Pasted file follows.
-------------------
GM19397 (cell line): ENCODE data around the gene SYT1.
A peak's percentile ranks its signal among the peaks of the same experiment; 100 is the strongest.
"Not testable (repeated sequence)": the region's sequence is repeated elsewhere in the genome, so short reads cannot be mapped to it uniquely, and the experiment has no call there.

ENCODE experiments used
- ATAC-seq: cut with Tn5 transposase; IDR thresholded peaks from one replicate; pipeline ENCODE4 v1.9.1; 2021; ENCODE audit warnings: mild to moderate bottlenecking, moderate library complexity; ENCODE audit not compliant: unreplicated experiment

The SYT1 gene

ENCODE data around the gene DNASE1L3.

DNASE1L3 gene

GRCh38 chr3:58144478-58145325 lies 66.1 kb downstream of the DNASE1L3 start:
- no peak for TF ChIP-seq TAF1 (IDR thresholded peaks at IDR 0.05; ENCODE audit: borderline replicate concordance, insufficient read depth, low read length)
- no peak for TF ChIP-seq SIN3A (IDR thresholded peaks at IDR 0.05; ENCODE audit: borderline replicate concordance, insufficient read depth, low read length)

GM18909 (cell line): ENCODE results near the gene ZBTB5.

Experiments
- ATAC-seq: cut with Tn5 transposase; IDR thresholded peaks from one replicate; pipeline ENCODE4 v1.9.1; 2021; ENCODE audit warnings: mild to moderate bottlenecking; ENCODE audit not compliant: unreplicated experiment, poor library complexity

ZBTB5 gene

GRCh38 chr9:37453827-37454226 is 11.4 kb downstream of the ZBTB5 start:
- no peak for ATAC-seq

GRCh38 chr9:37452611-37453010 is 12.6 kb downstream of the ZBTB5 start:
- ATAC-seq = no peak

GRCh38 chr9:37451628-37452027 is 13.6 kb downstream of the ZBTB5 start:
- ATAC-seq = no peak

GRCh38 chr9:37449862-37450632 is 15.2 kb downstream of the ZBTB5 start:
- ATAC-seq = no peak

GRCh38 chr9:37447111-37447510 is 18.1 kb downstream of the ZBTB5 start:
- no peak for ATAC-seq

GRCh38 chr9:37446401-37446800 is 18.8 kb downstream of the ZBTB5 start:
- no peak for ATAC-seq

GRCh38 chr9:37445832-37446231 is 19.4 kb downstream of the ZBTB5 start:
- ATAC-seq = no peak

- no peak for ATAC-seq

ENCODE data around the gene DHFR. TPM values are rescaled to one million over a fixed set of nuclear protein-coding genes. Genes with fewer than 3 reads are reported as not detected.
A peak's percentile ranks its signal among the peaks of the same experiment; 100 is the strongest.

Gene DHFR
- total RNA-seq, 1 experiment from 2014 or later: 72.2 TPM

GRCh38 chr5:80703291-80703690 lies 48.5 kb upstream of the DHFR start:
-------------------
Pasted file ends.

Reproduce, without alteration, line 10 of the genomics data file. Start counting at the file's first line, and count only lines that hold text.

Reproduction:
- no peak for TF ChIP-seq TAF1 (IDR thresholded peaks at IDR 0.05; ENCODE audit: borderline replicate concordance, insufficient read depth, low read length)